The SRS gained notoriety when its cadre attacked young women in a pub in Mangalore in January 2009. Pramod Muttalik, SRS leader and the rabid mouthpiece of the extreme right wing in the State, has a history of targeting religious minorities in his public speeches and statements to the media; he continues to operate, shielded by the BJP government. He is suspected to be involved in several communal disturbances that have occurred in the State since the BJP came to power. In the Bijapur incident, the finger of suspicion was first pointed at local Muslims, and tension began to flare up. But the facts clearly revealed the role of the SRS in the shameful act.
Home Minister R. Ashok was forced to admit that SRS cadre were involved in the flag hoisting act. But the Minister, who was stubborn in his efforts to ban the Popular Front of India (PFI), a cadre-based Muslim group, in 2011, dismissed any possibility of banning the SRS, which has been responsible for fanning communal tensions in the State.BHAGVAD GITA IN SCHOOLS
In another instance of its effort to please its core constituency, the BJP is trying to make the study of the Bhagvad Gita compulsory in State government schools. While its attention seems to be focussed on this aspect of spiritual education, the government is simultaneously going ahead with a move to close down schools that have fewer than five students. (There are 590 primary schools and 27 higher primary schools in this category, many of them in remote areas, and they could face closure.) Clearly, its priorities seem to be misplaced.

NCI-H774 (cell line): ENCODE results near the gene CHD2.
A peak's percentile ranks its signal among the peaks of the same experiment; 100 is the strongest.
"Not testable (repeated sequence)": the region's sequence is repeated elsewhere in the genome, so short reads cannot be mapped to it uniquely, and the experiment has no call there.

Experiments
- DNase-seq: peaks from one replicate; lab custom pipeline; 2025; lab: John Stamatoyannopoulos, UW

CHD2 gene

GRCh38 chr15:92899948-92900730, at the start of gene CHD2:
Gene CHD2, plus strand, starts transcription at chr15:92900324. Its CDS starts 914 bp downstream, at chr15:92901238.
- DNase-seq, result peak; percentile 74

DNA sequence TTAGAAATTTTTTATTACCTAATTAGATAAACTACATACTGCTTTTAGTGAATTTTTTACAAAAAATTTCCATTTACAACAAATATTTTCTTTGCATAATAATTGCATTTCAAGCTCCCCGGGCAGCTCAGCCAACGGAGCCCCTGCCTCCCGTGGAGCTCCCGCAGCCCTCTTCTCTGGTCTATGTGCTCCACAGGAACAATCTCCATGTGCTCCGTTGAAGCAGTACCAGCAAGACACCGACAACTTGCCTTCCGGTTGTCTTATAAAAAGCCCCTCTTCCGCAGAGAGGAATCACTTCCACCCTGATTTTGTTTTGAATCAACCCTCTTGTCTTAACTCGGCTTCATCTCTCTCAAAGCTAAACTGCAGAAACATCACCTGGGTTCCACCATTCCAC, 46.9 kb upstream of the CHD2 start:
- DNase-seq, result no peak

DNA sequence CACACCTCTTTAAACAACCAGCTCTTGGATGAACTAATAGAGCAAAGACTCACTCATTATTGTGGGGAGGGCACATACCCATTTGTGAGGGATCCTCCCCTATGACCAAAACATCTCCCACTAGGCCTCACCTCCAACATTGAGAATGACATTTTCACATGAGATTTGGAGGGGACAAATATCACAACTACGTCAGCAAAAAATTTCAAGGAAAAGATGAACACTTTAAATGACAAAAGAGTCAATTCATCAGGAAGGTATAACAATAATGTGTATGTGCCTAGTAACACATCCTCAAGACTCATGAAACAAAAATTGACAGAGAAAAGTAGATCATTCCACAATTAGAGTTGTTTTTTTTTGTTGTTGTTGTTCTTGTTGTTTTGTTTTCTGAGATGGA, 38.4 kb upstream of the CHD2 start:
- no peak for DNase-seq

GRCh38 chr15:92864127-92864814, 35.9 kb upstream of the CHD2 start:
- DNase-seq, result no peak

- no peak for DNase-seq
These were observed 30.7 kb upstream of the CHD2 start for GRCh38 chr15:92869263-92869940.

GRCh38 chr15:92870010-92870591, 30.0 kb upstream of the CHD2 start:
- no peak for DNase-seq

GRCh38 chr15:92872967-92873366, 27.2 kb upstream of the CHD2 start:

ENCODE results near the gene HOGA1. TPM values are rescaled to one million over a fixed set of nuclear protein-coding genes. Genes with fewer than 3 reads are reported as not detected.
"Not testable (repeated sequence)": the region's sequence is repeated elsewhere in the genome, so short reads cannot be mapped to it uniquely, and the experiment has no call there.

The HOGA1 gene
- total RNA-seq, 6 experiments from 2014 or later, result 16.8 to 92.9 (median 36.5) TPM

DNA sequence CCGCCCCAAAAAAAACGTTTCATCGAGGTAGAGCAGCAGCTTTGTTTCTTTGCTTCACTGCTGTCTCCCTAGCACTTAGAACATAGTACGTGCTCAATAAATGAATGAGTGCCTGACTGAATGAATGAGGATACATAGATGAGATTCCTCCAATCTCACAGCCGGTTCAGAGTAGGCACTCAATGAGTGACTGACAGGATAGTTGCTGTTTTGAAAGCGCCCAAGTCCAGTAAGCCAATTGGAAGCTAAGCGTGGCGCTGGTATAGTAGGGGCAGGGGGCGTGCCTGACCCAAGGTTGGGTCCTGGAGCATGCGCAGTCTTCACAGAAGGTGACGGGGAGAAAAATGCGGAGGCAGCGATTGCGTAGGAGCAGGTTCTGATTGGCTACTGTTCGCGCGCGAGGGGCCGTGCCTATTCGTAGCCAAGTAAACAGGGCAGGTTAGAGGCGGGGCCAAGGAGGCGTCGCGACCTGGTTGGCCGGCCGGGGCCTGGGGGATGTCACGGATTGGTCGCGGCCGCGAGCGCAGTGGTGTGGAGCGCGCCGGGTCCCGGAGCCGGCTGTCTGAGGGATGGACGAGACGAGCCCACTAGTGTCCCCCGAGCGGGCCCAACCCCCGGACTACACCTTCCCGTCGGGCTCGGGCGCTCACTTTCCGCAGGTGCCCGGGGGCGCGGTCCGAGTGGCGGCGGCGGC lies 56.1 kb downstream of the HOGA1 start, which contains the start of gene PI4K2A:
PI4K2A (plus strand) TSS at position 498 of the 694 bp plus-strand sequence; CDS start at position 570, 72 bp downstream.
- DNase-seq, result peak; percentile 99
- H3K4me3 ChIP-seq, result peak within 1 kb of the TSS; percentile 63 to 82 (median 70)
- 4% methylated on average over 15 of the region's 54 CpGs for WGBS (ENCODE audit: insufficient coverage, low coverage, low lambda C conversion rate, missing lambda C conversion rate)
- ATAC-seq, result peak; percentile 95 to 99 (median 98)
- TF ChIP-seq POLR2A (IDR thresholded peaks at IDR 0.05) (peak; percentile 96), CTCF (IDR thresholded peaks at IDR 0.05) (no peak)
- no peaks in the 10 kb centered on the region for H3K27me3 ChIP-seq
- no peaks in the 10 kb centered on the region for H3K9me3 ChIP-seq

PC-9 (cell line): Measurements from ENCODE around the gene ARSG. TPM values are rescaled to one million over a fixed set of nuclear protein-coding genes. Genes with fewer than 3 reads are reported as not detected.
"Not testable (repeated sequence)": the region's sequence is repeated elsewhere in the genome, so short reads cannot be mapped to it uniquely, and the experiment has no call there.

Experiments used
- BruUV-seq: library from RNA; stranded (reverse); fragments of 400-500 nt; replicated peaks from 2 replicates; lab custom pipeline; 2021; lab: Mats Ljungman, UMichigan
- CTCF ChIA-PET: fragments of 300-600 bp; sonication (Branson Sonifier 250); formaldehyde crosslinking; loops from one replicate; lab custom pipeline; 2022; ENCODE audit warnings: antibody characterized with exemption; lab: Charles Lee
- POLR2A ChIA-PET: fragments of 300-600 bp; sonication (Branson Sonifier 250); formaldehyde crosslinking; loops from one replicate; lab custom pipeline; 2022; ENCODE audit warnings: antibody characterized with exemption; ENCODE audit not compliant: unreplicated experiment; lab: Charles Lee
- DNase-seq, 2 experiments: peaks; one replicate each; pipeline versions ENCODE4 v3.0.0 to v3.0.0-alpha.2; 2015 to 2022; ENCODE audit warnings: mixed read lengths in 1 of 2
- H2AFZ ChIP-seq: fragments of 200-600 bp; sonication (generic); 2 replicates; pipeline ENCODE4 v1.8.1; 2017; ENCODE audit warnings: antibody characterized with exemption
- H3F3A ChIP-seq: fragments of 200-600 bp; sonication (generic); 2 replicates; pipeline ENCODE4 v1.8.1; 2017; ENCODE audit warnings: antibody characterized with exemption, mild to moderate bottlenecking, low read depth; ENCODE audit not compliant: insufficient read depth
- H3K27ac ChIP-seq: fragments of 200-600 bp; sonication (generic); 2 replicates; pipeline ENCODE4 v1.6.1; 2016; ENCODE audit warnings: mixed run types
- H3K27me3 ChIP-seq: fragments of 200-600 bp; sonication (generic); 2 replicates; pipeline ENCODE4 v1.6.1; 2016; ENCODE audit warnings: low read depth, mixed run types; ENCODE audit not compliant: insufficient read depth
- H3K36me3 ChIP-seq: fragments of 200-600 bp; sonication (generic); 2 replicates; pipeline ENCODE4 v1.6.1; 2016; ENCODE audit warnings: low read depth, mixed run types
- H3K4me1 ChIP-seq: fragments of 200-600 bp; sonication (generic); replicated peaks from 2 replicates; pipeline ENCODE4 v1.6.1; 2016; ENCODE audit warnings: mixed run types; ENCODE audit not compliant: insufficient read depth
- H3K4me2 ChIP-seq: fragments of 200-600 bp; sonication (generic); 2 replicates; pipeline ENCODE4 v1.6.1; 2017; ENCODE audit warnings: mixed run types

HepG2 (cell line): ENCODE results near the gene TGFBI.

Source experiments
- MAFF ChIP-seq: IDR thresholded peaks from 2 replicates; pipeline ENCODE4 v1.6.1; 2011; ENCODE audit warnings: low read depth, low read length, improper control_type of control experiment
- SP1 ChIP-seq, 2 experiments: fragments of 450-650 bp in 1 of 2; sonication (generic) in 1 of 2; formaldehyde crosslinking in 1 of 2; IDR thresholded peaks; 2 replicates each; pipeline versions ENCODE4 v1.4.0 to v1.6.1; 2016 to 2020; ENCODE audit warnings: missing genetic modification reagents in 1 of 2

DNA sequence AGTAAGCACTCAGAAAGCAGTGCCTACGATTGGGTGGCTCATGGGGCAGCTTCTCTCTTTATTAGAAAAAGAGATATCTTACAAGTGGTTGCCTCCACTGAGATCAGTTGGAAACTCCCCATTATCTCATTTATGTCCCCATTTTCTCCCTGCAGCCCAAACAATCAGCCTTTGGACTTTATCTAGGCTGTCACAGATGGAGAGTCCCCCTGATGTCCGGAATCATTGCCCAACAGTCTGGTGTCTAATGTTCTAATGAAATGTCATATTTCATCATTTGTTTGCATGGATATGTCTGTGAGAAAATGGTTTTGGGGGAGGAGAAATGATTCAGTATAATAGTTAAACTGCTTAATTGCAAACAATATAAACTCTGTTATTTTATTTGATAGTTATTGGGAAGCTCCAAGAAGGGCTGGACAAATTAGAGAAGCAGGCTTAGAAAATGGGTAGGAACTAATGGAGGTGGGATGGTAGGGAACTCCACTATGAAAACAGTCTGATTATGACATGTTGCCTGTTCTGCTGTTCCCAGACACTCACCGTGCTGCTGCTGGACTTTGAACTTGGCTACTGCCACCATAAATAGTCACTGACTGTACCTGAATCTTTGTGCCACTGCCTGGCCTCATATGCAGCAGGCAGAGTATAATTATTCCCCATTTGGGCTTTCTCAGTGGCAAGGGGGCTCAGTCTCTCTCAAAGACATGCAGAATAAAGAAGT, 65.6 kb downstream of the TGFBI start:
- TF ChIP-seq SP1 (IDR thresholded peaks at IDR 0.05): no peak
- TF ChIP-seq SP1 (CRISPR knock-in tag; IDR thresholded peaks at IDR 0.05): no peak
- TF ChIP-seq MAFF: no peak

With strong protests across the State by progressive groups and Dalit and minority organisations, the proposal was put on the back burner for a while but resurfaced in January with Sadananda Gowda stating that the government was serious about introducing the Gita as part of the curriculum in schools. Opposition parties have derided the move, while leading educationists have asked uncomfortable questions on how the study of the Bhagvad Gita could become a part of secular education.
Ever since the BJP came to power, Christians in the State have felt increasingly insecure. The violent attacks on churches in Mangalore and other parts of the State in 2008 are a grim reminder. Justice B.K. Somasekhara Commission's report on the 2008 church attacks, which was submitted in January 2011, has been gathering dust while sporadic attacks on churches and Christian clergy continue across the State.